In the ABC TV show featuring yourself and Linda Burney, you claimed to be an indigenous Australian by virtue of your having been born in Australia.
Like you, I am a white Australian born here, as were my ancestors on both the matrilineal and patrilineal sides of my family. My great-great grandfather arrived in South Australia in 1839, three years after the founding of the colony. He was a direct participant in the unsettlement of the Kaurna people of the Adelaide Plains and Fleurieu Peninsula.
However, I can see no justification for calling myself indigenous to Australia.
Most dictionary definitions of “indigenous” agree on two things: firstly, that indigenous means to have originated in a particular place; secondly, that indigenous means to have certain characteristics that have developed over time in that place.
My language and its associated cultural reference points are largely English in origin. I can certainly slip some Australian slang or neologisms into my English, but its cultural origins are in England. I love my country’s landscape, its diverse flora and fauna, but that simply means I am a proud citizen of Australia, not an Indigenous Australian.
Can you please do something for me? Find a warehouse wall or any type of building with a long brick wall. Find a suitable starting point and count out at least 40 and probably 60 bricks in a straight line. Each brick represents a thousand years. Now divide the last brick into ten equal portions. If you mark somewhat less than the final two tenths of that brick, you will have approximately the length of time that my direct ancestors have been in Australia. My grandchildren might eventually push that timeline into the last three tenths of that brick, but surely any reasonable person will deduce that any claim I might make to have developed a language, culture and economy originating in Australia in the short space of time that my family has been here is simply fallacious.
For your part, having been born here, you will need to mark out somewhat less than the final tenth of that final brick to represent the time you have been here. Now look from that final tenth of the final brick back over that line of 40-60 bricks. They represent the time that Aboriginal occupation of Australia has occurred. They represent the time in which the skyscapes, landscapes, languages, laws and cultures characteristic of Australian First Nations people have developed.
The entire continent of Australia, together with Tasmania and the Torres Strait islands, had Indigenous people here prior to European unsettlement. You cannot look at that line of 40-60 bricks and say to an Aboriginal or Torres Strait Islander, with smug equanimity, that your position at the end of the last brick in the line entitles you to call yourself an Indigenous Australian.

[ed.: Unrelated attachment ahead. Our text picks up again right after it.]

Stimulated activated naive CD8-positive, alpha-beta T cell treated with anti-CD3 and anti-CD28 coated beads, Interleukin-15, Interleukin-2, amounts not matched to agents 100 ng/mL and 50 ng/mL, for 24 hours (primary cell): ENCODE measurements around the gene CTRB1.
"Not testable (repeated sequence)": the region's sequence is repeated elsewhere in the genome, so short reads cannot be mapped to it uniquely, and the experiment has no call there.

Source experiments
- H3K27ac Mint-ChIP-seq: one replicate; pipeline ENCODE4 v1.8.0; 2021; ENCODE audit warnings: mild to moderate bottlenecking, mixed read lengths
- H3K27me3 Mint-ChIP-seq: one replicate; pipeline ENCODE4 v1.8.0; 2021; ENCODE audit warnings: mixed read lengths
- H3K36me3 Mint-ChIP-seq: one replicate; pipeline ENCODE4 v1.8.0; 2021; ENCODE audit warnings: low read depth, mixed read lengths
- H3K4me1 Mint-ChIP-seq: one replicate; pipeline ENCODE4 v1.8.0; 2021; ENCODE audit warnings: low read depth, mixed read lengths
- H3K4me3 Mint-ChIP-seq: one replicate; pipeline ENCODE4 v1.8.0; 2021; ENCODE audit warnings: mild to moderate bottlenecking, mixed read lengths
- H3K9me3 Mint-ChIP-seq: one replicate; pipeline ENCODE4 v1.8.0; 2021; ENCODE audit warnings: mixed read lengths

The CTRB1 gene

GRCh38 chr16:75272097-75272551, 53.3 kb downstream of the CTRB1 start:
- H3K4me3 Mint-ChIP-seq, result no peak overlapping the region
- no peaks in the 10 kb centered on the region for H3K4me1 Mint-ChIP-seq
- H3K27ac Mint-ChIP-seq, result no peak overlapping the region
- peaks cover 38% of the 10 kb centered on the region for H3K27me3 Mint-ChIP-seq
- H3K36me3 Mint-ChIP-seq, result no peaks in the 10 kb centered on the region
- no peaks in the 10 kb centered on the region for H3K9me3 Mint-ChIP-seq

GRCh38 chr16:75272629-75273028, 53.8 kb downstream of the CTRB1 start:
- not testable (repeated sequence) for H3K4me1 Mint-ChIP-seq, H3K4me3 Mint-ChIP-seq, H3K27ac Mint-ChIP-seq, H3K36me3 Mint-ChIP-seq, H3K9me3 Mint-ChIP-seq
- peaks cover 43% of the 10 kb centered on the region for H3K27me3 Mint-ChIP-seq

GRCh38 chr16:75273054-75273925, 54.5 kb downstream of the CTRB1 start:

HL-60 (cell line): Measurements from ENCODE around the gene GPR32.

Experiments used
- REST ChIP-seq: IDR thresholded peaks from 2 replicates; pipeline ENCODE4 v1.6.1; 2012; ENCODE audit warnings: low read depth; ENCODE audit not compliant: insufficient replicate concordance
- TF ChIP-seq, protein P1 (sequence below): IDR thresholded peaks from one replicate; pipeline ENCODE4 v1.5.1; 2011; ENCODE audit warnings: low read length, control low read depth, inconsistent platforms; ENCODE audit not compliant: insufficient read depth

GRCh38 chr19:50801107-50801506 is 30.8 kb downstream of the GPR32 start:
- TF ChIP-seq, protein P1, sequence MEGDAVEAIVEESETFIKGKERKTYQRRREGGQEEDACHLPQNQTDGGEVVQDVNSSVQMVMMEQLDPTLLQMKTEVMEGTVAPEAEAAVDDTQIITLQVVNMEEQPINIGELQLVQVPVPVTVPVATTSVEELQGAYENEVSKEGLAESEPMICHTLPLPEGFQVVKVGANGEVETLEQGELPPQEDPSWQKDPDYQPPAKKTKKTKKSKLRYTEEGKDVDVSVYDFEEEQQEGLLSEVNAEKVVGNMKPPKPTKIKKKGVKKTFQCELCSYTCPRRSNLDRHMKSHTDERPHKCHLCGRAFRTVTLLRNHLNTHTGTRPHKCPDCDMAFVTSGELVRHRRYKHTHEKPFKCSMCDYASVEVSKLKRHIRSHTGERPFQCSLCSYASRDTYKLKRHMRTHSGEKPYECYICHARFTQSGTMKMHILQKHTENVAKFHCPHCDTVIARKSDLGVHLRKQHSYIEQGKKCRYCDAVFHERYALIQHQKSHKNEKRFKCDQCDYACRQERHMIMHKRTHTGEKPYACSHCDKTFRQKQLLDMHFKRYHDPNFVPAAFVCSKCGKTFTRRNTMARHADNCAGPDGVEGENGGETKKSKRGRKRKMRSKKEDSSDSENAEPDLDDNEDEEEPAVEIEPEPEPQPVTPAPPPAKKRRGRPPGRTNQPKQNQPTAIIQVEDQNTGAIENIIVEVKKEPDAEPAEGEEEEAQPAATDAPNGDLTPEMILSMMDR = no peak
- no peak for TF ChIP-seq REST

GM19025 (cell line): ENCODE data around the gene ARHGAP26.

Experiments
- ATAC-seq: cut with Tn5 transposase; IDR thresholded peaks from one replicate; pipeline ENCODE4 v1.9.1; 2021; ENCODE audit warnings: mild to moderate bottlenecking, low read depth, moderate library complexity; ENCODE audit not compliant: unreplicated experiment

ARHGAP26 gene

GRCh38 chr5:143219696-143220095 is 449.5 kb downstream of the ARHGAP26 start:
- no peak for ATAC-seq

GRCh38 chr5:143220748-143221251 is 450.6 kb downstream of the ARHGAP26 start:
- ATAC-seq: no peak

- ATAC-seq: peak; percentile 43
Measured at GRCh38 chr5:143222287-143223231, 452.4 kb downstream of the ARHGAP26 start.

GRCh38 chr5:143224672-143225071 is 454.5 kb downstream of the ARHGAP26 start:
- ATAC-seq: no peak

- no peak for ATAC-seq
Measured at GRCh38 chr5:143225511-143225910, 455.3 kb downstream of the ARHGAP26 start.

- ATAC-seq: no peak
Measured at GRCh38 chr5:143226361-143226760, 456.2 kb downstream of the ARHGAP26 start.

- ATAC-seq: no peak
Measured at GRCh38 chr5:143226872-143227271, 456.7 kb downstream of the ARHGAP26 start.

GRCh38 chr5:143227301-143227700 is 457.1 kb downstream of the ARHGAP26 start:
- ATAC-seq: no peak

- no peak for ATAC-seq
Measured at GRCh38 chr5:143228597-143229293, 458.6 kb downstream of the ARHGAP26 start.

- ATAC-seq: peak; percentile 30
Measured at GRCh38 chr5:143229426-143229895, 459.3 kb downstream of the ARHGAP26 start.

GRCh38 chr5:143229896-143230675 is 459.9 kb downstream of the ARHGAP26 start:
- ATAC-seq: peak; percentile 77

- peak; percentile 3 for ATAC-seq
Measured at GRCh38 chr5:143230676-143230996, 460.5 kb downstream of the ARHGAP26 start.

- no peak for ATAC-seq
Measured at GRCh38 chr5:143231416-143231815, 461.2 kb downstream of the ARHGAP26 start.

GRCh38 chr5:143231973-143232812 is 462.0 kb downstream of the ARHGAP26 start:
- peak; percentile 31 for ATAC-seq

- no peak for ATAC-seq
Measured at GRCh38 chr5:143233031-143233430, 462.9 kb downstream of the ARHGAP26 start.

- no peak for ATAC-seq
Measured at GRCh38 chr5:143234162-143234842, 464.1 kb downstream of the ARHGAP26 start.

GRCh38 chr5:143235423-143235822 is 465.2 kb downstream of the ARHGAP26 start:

There are of course some qualifications that need to be made, An Anangu from the Pitjantjatjara and Yankunytjatjara language groups in Central Australia is certainly an Indigenous Australian, but he or she is not indigenous to the Yorke Peninsula of South Australia any more than a Narungga person from that region is indigenous to the APY Lands. Both groups are Indigenous to our continent, and on an equal footing as Indigenous Australians, but their languages, cultures and economies are characteristic of different parts of the continent.
Another example: there is a hardy little daisy that comes to life every now and then after soaking rains near Oodnadatta. It is called Senecio gypsicola, and as its name suggests, has developed its defining characteristics at its place of origin, the gypseous plains around the Painted Desert. It is an Australian indigenous plant, but it is not indigenous to the Adelaide Hills or Cape York Peninsula.
Neither you nor I have developed our defining characteristics with Australia as their place of origin. We are Aussies, but we are not Indigenous. It is sheer sophistry to argue that having been born in one place negates the historical roots of our languages, economies and cultures in another and entitles us to equal footing with Indigenous Australians in terms of a supposed indigeneity.